Have I said enough? Is anyone listening? That's my part. I do what I can do.
Here are some outside references asking for the same action:
Here is a blog directly on point, also criticizing statements made by related federal administration officials: from Greg Hunter, with 9 years of experience as an investigative correspondent, for the ABC network and later for CNN: "Freeze BP's Assets Now!": http://usawatchdog.com/freeze-bp%E2%80%99s-assets-now/
'Wooglet Voot,' a Top Contributor to Yahoo's Answers service, agrees: Freeze BP's assets now. He adds several small points, "Capitalism will not work if they are able to shift the costs of drilling for oil to innocent victims. If BP cannot pay, they should be forced into bankruptcy as a warning to other operators that may want to cut corners. There was better technology available that they use in the north sea and they chose not to use it in the Gulf." According to Voot, the President of BP also indicated clearly he would not be responsible for all "ripple effects." The source for this was a Public Broadcasting Service interview. (http://www.pbs.org/newshour/bb/environment/jan-june10/oil1_05-03.html ) The videotape for that interview has since been pulled, production date, May 3. Voot's remarks are found at: http://answers.yahoo.com/question/index?qid=20100504214232AA2pKva
In the same PBS report, President Obama was reported as stating, "BP is responsible for this leak. BP will be paying the bill."
Change.org: This blog-based signature/response website now has a petition, "Freeze all of BP's assets, before it is too late" As of today's date, it has 208 signatures, some with additional actions taken. This should be millions of signatures. Millions upon millions. (http://www.change.org/petitions/view/freeze_all_of_bps_assets_before_it_is_too_late )
Facebook has several Freeze BP assets groups, none of which sports a high membership yet.
|Posted on April 4, 2010 at 6:01 AM|
Subject: The company that makes Marlboro cigarettes has decided to sue Norway
Take: I hope they will lose this fight - for all the right reasons.
My information comes from the short article published to date in Norway's major paper, unfortunately only in Norwegian, in March (http://www.aftenposten.no/okonomi/innland/article3555869.ece). I'll do the translating as well as the editorializing.
A bit of background: A few months ago, the cigarette racks at the groceries, which are usually situated just behind or just to the right hand of the cashier, were covered over with small metal covers so that each set of rows was covered by a fold-up/fold-down lid. This prevents you from seeing the stacked ends of the cigarette packs. Over here in Norway, those include a lot of Prince packs, Camels, Pall Malls, and then Dunhill, and a few others including Marlboros. As a result, when you get to the check-out and want to ask for your pack, you can't see them, you just ask, and the cashier gets the pack out and rings it up. The system uses coupons, too, which you carry to the cashier, where they are validated. Anyway, if you want a pack of cigarettes and you're old enough, you can buy them . . instead of, based on their unbelievable cost here, a car after two years (which also has an unbelievable cost, but which you could afford if, instead of smoking a pack a day, you saved that money). Background over.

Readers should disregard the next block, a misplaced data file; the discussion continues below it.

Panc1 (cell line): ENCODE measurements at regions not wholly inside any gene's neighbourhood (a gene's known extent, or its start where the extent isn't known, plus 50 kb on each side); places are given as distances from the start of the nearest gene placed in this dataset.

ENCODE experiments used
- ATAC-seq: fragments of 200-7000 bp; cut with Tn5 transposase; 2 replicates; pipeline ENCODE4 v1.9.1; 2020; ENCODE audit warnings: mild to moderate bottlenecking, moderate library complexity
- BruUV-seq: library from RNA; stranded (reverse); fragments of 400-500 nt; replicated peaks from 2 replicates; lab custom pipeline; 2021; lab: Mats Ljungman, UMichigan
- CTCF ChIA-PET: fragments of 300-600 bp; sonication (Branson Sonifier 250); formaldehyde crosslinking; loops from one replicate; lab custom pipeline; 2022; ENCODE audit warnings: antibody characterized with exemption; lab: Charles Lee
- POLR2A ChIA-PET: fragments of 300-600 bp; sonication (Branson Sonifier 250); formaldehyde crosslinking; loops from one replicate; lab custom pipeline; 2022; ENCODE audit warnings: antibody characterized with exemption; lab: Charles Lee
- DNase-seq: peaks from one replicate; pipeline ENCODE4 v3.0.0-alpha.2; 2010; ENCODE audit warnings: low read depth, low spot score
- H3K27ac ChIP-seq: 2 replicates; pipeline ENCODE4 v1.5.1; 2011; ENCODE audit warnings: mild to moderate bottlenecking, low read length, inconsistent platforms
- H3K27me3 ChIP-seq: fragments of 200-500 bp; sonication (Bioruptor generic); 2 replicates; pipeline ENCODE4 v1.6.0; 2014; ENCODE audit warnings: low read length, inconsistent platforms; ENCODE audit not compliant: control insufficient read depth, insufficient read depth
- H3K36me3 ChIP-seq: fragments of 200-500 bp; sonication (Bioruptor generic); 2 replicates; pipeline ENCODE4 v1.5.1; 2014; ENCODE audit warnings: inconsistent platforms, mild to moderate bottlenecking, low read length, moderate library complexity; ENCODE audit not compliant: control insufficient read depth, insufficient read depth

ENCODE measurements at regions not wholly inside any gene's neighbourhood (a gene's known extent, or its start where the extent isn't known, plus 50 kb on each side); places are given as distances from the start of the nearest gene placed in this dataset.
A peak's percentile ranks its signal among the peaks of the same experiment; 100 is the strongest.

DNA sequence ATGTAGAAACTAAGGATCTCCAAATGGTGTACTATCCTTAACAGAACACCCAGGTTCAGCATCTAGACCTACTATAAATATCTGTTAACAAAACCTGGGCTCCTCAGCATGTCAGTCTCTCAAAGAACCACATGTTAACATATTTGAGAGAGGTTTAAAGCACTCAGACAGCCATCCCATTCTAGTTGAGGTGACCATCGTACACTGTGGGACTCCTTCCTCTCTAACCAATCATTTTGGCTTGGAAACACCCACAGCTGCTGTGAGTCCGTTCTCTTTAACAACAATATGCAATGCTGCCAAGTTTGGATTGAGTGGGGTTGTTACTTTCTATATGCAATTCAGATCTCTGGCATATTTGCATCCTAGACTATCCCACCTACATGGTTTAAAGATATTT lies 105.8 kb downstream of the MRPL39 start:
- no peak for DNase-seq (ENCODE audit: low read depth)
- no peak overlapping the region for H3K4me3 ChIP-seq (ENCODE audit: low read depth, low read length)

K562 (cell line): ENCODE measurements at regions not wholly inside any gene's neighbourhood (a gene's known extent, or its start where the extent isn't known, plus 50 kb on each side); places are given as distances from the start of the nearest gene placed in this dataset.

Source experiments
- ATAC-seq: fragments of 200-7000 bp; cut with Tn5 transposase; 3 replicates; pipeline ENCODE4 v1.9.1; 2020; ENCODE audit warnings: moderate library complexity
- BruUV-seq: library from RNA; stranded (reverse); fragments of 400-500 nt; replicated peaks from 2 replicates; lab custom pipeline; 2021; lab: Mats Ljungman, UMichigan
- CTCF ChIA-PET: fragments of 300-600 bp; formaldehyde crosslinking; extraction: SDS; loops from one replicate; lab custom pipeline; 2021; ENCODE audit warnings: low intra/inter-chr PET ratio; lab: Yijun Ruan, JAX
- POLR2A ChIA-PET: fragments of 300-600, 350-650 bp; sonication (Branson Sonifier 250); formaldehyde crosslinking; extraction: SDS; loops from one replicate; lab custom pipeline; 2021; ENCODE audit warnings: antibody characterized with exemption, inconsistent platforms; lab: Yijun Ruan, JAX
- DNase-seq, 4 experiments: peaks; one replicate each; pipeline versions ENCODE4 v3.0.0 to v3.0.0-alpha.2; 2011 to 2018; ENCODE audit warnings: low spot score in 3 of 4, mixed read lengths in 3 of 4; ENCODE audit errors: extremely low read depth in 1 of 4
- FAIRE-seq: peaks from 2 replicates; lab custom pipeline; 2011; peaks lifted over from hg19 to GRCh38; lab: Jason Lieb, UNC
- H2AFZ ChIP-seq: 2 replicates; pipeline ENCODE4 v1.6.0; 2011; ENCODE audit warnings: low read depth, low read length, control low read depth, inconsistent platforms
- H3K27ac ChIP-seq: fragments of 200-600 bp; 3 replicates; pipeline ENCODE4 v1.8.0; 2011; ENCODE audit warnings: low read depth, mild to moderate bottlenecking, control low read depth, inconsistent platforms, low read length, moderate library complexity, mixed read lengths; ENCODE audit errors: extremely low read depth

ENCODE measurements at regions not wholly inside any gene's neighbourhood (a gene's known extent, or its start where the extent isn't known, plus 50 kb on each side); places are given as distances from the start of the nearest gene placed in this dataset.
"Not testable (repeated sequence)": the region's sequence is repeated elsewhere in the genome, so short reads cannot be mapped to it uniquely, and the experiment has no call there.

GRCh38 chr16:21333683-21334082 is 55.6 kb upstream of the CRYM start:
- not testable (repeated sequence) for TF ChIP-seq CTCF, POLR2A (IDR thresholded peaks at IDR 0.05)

From the beginning of this calendar year, it was forbidden to show tobacco products on the shelves in Norwegian kiosks (small groceries, other small stores) and larger stores. According to the Purchasers Association, it has cost Norwegian businesses a huge amount of money to implement this ban. The goal is to protect the average customer from being exposed to seeing tobacco products. The Norwegian government's ambition is to reduce the number of persons smoking, since smoking is dangerous.
Phillip Morris responds that there is no scientific proof showing that such a visual prohibition has a health effect. Of course, they've put a woman on the case, Anne Edwards. Iceland has had a similar system since 2001, she argues, and there's still no proof that it improves health. Phillip Morris took their case to the Oslo courts in March, claiming that it was a prohibition that worked against natural competition, and against economic freedom.
Several other European countries have a similar prohibition, and it's thought this case could lead to a slew of such cases being filed and fought for in various countries. There has also been the suggestion that the Oslo court could refer the case directly to the EFTA court (European Free Trade Agreement court). The EFTA Court fulfills the judicial function within the EFTA system with regards to those states who embraced the '4 freedoms' (Free movement of workers, free trade, etc etc), and who are not EU nations: that includes Iceland, Lichtenstein and Norway.
Norway's director of public health said, (in Norwegian), "This shows that we are on the right track. If Phillip Morris really believes that the prohibition doesn't reduce tobacco usage, then they wouldn't be troubled by this law. In contrast, I think their case filing is a sign that the prohibition will reduce tobacco usage over time." Love it, Bjørn-Inge Larsen!
Sold by Phillip Morris worldwide in CY2008: for 150 billion NOK
Income of operations worldwide in CY2008: 60 billion NOK. Sales figures were not available for Norway alone. However, consider that Norway has a rather small population, 4.8 million. Norway's gross domestic product (purchasing power parity) in CY 2008 was 279.6 billion U.S. dollars, or 1,621 billion NOK. Per capita, this makes Norway one of the 'richest' countries in the world, at $60,200 per capita in CY 2008, but also one most impacted per capita by marketing and advertising campaigns. In general, Phillip Morris's overall sales and profitability continue to climb dramatically worldwide.